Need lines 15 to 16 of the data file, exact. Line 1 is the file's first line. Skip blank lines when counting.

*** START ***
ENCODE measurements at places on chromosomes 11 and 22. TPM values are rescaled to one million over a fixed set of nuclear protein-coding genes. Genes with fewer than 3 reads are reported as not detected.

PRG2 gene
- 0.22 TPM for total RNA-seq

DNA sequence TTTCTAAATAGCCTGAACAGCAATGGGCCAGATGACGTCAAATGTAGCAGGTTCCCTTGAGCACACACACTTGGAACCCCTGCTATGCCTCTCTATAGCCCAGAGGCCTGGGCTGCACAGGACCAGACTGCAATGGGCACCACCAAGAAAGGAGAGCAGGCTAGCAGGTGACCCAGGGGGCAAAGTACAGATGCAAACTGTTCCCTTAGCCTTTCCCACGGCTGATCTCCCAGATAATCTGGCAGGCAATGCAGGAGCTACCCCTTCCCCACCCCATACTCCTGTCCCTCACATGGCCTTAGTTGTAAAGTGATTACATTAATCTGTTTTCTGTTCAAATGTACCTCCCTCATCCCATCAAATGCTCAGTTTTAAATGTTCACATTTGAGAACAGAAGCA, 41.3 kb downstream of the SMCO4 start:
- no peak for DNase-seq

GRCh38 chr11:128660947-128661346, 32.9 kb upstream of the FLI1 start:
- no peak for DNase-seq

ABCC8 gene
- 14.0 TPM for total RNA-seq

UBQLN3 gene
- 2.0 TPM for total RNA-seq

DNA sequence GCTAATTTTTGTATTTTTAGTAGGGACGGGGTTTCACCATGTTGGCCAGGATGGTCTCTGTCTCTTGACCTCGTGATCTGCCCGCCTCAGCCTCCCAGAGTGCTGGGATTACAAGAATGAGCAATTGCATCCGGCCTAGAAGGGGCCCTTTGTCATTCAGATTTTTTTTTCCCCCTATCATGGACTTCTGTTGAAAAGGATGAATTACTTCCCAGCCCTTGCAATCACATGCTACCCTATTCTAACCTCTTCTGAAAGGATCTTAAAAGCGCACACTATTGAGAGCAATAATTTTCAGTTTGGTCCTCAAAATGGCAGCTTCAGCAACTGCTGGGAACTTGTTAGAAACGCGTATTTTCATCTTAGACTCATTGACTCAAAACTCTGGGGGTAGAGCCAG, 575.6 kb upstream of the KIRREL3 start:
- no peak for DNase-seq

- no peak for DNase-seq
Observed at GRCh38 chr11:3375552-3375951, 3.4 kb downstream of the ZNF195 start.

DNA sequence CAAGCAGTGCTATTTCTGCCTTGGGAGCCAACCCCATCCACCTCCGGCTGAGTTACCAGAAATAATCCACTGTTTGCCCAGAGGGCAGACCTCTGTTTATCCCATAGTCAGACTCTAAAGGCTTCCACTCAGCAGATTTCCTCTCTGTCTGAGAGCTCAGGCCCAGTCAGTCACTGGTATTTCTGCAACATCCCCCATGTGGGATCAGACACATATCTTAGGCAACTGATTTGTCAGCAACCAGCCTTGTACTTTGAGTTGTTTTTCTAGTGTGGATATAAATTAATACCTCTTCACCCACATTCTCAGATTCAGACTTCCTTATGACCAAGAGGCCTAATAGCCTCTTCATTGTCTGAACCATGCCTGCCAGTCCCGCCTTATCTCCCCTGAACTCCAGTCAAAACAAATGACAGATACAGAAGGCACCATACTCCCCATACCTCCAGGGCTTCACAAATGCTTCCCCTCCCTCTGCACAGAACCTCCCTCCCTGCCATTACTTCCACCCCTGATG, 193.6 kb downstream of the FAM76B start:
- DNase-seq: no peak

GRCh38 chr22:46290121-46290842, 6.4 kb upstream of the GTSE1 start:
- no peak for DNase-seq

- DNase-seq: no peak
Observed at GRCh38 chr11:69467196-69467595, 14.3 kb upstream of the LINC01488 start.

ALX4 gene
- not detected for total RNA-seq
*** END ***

Observed at GRCh38 chr11:3375552-3375951, 3.4 kb downstream of the ZNF195 start.

DNA sequence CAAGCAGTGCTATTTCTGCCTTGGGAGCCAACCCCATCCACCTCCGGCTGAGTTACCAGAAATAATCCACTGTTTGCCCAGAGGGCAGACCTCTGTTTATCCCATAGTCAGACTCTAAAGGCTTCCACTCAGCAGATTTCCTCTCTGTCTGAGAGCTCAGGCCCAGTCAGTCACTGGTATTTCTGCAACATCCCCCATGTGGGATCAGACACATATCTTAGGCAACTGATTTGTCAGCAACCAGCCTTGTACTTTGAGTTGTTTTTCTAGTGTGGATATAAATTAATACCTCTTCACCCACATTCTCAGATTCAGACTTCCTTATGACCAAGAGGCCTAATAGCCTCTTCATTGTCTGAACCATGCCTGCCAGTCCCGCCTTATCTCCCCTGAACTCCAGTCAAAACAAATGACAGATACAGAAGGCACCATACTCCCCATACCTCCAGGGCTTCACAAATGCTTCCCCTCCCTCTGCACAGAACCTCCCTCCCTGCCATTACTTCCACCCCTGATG, 193.6 kb downstream of the FAM76B start: